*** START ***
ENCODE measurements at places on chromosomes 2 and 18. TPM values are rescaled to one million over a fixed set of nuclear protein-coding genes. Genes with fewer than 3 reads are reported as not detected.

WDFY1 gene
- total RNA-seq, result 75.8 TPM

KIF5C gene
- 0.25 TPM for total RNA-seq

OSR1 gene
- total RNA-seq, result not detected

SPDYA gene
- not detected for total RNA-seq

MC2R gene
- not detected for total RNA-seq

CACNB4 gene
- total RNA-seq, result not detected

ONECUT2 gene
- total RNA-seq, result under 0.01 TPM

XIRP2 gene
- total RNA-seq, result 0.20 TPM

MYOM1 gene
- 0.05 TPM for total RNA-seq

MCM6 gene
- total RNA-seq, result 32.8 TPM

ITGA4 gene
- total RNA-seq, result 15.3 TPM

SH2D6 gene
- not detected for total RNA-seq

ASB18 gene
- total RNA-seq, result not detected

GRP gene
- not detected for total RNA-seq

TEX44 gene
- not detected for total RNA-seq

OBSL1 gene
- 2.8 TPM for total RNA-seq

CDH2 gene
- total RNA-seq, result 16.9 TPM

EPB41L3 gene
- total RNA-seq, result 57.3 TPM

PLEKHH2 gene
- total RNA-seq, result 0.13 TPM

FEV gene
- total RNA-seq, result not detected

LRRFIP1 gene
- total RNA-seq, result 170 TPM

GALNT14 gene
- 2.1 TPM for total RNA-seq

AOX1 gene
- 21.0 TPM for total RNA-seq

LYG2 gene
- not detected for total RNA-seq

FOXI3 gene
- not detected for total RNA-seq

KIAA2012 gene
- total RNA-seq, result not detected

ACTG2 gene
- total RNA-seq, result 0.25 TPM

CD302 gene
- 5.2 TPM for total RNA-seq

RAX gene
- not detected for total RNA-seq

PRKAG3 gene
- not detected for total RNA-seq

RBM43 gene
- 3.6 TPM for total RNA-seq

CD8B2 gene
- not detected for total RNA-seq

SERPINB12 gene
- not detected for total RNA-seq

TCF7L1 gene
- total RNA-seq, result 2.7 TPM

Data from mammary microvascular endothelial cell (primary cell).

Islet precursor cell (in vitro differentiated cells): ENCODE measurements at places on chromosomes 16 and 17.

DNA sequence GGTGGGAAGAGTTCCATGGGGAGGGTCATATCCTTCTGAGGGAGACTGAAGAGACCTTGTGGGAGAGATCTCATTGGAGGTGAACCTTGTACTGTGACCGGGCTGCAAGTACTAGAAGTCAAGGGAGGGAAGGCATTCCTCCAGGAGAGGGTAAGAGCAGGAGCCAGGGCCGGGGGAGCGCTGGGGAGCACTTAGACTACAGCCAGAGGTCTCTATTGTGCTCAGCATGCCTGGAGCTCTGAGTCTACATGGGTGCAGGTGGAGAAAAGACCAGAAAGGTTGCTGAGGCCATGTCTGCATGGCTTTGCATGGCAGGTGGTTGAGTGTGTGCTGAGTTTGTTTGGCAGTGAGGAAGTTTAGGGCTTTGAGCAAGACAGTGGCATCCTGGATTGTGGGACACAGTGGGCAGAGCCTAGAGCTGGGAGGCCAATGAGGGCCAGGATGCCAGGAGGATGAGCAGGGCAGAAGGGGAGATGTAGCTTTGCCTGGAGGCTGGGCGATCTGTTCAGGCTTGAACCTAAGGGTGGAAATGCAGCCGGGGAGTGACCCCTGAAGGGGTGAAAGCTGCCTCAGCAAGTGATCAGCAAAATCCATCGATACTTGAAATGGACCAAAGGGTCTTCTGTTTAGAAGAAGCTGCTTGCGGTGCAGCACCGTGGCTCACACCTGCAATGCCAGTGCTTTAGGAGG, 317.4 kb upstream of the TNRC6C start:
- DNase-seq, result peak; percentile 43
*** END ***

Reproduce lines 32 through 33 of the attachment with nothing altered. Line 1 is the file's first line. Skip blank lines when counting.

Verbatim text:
OBSL1 gene
- 2.8 TPM for total RNA-seq